From the case files of the noted paranormal investigators Ed and Lorraine Warren (Patrick Wilson and Vera Farmiga) comes the purportedly true story of a family terrorized by an intensely evil and powerful force.
Perhaps best known for their involvement in the Amityville Horror (also turned into multiple films), Ed and Lorraine Warren investigated thousands of supernatural occurrences during their controversial career. This was apparently one of the most terrifying of those.
When Roger and Carolyn Perron (Ron Livingston and Lili Taylor) move into an old Rhode Island farm house with their five girls (Mackenzie Foy, Joey King, Hayley McFarland, Shanley Caswell, and Kyla Deaver) they are expecting the change of lifestyle and temporary lack of money to be their biggest challenges. When strange, and increasingly horrifying and unexplainable events begin to occur, however, getting used to country living becomes the least of their worries.
Told from as much the Perron’s point of view as the Warren’s, The Conjuring (a name which really makes no sense in context) is a chilling tale of witches, demons, possession, and curses, all rolled up in a fairly believable package.
I’m no expert in horror films, but I’ve seen enough to get a good feeling for what the genre offers. The Conjuring doesn’t try to reinvent or re-imagine a perfectly effective wheel. Instead, it refines it. There’s nothing even a non-horror fan like myself hasn’t seen before, but here it is done with skill and finesse. The cast is superb, the writing solid, and the camera work wonderful. The characters are put first, ahead of what is happening to them. As a result, I actually cared about them, making what happened all the more important. Nobody here is a complete idiot, reading curses out of a mysterious book in the middle of a dark basement while in their underwear. These are all rational people, responding to irrational things.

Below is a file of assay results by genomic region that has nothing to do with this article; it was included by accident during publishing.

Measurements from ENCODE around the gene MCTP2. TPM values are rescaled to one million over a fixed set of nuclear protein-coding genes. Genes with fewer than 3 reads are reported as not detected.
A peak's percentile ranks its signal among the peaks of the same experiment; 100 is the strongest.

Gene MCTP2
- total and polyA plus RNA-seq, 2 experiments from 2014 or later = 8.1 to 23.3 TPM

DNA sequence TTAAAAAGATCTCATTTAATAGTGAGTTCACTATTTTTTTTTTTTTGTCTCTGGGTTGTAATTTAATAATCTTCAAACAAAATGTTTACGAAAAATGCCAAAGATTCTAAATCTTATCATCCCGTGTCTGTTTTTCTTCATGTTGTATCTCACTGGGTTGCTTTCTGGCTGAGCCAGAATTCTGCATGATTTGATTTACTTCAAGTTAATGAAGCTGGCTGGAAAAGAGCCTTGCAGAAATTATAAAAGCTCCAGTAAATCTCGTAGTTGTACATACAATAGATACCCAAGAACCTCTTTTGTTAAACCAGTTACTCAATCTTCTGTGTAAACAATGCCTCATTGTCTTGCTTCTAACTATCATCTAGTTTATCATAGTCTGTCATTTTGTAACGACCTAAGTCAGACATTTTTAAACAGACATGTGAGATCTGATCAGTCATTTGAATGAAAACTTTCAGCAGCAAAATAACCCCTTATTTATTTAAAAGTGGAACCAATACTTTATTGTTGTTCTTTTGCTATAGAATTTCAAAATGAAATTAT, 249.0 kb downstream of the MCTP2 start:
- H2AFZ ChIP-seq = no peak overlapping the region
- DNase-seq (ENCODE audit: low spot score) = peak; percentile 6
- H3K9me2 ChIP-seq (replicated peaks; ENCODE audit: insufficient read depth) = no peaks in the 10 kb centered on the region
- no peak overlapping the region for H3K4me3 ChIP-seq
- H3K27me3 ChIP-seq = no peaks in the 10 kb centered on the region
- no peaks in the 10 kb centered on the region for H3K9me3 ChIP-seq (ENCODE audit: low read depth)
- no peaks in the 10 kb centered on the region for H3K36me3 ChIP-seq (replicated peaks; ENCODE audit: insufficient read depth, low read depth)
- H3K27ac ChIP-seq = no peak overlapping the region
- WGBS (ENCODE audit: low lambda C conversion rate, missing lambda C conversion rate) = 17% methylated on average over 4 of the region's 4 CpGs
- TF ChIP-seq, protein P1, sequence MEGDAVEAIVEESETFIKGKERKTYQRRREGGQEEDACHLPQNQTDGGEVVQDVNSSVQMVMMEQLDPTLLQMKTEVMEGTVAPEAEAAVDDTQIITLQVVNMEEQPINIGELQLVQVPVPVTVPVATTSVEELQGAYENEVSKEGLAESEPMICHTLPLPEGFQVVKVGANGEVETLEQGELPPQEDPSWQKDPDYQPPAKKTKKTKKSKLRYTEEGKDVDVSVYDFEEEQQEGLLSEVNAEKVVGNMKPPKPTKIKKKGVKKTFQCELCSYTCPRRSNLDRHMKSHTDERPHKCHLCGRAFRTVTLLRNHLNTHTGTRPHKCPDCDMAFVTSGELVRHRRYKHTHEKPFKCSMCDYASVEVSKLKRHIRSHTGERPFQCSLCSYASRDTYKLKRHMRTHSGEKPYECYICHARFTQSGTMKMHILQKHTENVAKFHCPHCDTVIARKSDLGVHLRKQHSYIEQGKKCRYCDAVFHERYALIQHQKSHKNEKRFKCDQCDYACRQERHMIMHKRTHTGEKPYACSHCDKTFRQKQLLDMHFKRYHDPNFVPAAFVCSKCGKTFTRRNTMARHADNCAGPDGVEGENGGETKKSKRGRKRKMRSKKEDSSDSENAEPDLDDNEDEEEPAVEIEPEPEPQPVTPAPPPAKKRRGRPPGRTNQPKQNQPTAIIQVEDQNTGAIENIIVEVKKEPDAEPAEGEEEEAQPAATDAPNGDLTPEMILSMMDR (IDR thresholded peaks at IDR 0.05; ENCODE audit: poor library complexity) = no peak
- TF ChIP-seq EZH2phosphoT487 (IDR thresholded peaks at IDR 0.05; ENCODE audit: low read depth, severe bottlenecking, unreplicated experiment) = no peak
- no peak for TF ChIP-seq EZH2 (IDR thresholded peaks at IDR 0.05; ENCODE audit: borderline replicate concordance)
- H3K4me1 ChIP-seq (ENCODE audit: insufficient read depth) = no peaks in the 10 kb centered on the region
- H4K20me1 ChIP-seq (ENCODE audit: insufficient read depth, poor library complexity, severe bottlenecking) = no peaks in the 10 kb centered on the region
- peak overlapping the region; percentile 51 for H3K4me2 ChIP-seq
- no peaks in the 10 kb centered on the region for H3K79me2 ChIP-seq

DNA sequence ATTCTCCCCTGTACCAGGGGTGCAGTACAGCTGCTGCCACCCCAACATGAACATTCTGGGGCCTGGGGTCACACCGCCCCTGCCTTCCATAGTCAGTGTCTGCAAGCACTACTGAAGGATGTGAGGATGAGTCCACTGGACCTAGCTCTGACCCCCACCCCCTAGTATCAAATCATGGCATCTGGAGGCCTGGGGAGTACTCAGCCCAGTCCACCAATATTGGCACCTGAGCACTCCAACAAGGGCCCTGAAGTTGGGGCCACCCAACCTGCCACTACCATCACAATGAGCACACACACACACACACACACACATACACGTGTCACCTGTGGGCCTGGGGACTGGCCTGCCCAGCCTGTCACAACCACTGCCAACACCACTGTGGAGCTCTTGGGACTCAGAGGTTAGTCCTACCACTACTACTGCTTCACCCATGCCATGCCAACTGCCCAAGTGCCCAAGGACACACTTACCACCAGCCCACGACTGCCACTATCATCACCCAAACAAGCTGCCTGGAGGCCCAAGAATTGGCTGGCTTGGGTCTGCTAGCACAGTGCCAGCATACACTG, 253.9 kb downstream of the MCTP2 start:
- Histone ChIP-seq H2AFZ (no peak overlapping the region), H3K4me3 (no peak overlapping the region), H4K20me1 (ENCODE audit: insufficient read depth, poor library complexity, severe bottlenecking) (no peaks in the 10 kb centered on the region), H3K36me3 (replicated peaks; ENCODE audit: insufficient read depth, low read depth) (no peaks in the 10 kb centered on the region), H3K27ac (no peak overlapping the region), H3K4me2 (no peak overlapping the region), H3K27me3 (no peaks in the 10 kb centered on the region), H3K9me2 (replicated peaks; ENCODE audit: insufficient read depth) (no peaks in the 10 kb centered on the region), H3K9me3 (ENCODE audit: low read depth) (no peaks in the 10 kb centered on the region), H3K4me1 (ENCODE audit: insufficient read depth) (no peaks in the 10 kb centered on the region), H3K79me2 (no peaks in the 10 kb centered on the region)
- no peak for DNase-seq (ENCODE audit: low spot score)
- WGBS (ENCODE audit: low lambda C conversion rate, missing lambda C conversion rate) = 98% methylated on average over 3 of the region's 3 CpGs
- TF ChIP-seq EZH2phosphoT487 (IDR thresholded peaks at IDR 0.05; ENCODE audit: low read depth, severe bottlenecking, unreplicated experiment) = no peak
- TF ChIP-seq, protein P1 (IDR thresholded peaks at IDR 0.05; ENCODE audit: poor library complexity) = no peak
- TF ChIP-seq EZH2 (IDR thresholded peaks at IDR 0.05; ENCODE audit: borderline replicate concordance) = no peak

This is first and foremost, a film. It worries about being a horror movie second. That doesn’t mean there are not completely terrifying moments throughout. Jump scares are used liberally, but not to the degree you stop caring. Suspense and an overall disturbing atmosphere go a long way as well. The care given to make this feel like a real drama rather than a barrage of in-your-face scares makes the scares more effective. It’s not for the faint of heart, to be sure. It rarely delves into the realm of cheese or over the top horror, even in it’s lighter and more over the top moments.
Disclaimer: This is not my kind of movie. I wouldn’t rush out to see the next exorcism-type movie no matter how good “they” say it is. I can appreciate a few things about this one though, even if I wouldn’t say I enjoyed it. The fact, as I said, that it is treated as a film with horror rather than a horror movie goes a long way. There is also a very clear distinction of good and evil – something which often goes missing in the quest for “interestingly ambiguous” stories and characters. Finally, there is a sense of conclusiveness to the end, which I appreciate as well. Things get a good feeling of finality and resolution, though there is room for a continuation in a different direction (a sequel is already in the works).
Bottom line, if the genre appeals to you, you are probably going to love The Conjuring.
Mrs. Hamster Says:
“It’s definitely a good cardio workout!”
My Rating: Four out of Five Hats
The Conjuring is summoned into 2,600 theaters July 19